Date of Award
Open Access Thesis
Medical Doctor (MD)
Liana Fraenkel MD
Involving patients in medical decisions by acknowledging patients personal values and individual preferences has become an important goal of providing ethical medical care. Despite a general movement towards a model of shared decision-making, many patients do not fully meet their preferred role in practice. The decision whether or not to accept a kidney once it is offered to a patient awaiting transplant has historically been made predominantly by the transplant surgeon with little involvement from the patient. Because dialysis can provide long-term renal replacement, declining a kidney is a viable option. Patient changes over time and inherent heterogeneity of donor kidneys make this an authentic decision requiring careful analysis of costs and benefits from the patient perspective. The purpose of this study is to improve our understanding of how patients and transplant surgeons prioritize different factors when deciding whether or not to accept a kidney that has become available, in order to empower patients to become more involved in the decision-making process. Phase I: We developed a comprehensive list of factors that patients might consider important through qualitative interviews with patients, and deliberation with a transplant surgeon (SK) and a transplant nephrologists (RF). Phase II: We quantified the relative importance of each factor for patients on the transplant list and for transplant surgeons with a computerized survey using Maximum Differences Scaling. We developed relative importance scores using Heirarchical Bayes analysis, and tested for associations between patient characteristics and relative importance scores using Spearmans correlation coefficient and the Mann Whitney U test for continuous and categorical variables respectively. Of the factors evaluated, patients placed the greatest value on Kidney quality, How closely matched you are to the kidney, and How strongly your surgeon feels you should accept the kidney. Relative importance of different factors did not change based on patient demographic characteristics. Patients who are on the waiting list longer give less importance to kidney quality (standard beta estimate -0.23, p value 0.03) and more importance to How difficult it is for you to be matched to a donor (ie whether or not you are sensitized) (standard beta estimate 0.28, p value 0.01). Surgeons placed the greatest value on Kidney quality, How difficult it is for the patient to be matched to a kidney (ie whether or not the patient is sensitized), and The age of the donor. This pilot study suggests a role for standardized education tools to help empower patients to be involved in this difficult decision. Development of decision aids can be guided by the results of this project.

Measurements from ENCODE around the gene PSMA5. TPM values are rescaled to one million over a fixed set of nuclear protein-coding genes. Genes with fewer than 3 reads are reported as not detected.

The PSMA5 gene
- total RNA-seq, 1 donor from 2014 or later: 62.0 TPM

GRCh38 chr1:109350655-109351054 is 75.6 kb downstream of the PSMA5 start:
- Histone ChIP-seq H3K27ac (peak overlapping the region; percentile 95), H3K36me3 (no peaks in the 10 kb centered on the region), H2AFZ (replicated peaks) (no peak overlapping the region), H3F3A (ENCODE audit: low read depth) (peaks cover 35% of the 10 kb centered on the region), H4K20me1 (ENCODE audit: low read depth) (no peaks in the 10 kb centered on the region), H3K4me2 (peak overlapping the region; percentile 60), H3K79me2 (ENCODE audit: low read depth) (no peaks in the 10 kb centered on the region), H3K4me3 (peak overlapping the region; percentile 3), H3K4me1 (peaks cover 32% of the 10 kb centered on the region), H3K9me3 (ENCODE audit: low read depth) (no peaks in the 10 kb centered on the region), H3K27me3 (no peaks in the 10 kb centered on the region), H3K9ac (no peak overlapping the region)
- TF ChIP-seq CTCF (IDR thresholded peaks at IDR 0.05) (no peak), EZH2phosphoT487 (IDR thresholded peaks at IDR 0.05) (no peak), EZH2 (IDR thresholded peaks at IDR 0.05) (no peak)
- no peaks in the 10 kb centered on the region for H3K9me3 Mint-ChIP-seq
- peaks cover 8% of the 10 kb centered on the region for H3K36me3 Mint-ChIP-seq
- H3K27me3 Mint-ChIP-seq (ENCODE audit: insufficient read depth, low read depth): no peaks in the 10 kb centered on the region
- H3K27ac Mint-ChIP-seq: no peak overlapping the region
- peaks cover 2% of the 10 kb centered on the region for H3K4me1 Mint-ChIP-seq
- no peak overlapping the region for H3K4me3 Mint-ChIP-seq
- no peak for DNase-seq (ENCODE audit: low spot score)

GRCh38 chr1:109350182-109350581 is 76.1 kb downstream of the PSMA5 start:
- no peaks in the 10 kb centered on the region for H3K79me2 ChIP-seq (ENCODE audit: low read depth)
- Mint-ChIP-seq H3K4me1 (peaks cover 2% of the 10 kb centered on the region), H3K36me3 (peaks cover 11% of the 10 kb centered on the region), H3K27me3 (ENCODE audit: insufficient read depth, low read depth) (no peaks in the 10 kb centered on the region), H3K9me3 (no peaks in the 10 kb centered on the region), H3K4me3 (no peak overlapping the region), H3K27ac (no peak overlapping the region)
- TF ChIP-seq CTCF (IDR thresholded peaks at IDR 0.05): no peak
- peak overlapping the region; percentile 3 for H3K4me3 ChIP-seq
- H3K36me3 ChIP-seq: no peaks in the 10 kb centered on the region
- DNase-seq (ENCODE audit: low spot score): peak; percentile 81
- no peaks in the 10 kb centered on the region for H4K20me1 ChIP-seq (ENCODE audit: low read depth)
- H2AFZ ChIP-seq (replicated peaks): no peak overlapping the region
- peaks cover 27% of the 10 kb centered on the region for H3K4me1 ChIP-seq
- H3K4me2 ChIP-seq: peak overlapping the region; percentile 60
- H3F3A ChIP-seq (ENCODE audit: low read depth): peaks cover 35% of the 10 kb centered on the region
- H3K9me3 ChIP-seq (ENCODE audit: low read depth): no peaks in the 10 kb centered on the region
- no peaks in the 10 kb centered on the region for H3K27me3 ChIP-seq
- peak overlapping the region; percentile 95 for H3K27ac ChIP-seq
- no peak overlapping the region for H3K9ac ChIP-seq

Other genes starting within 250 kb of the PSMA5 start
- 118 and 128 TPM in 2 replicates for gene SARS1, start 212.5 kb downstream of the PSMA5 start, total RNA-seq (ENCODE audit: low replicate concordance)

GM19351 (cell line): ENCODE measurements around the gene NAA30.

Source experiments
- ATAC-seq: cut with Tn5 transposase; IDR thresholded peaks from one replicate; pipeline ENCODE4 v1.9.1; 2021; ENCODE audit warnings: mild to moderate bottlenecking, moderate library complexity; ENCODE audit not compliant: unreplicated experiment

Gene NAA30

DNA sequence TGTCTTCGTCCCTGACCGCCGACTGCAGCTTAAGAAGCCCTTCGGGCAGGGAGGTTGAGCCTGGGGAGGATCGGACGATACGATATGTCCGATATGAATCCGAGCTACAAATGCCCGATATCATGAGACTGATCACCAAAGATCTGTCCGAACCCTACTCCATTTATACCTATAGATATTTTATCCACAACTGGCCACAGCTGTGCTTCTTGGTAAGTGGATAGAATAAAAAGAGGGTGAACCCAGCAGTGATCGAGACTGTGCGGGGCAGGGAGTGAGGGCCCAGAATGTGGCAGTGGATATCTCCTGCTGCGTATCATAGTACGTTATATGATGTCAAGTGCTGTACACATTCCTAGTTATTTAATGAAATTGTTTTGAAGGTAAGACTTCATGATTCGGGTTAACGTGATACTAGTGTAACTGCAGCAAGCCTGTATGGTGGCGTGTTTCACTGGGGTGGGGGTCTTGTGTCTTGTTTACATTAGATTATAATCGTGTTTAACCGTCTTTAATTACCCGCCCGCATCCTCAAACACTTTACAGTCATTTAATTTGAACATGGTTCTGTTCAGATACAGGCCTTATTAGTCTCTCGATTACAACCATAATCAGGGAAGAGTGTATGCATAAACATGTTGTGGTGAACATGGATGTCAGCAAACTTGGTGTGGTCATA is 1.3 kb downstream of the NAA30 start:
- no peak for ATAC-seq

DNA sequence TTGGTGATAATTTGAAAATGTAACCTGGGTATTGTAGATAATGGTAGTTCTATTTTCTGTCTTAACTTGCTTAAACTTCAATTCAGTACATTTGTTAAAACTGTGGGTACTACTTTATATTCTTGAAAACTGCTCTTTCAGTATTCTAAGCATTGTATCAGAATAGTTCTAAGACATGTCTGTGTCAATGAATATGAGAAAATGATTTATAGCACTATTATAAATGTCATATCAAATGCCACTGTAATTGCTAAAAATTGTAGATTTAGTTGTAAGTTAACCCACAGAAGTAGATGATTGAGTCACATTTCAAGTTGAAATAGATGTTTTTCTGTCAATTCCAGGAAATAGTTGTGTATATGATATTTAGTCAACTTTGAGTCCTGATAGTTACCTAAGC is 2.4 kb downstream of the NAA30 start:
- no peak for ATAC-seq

Solomon, Daniel Aran, "Decision Making by Patients Awaiting Kidney Transplant" (2010). Yale Medicine Thesis Digital Library. 95.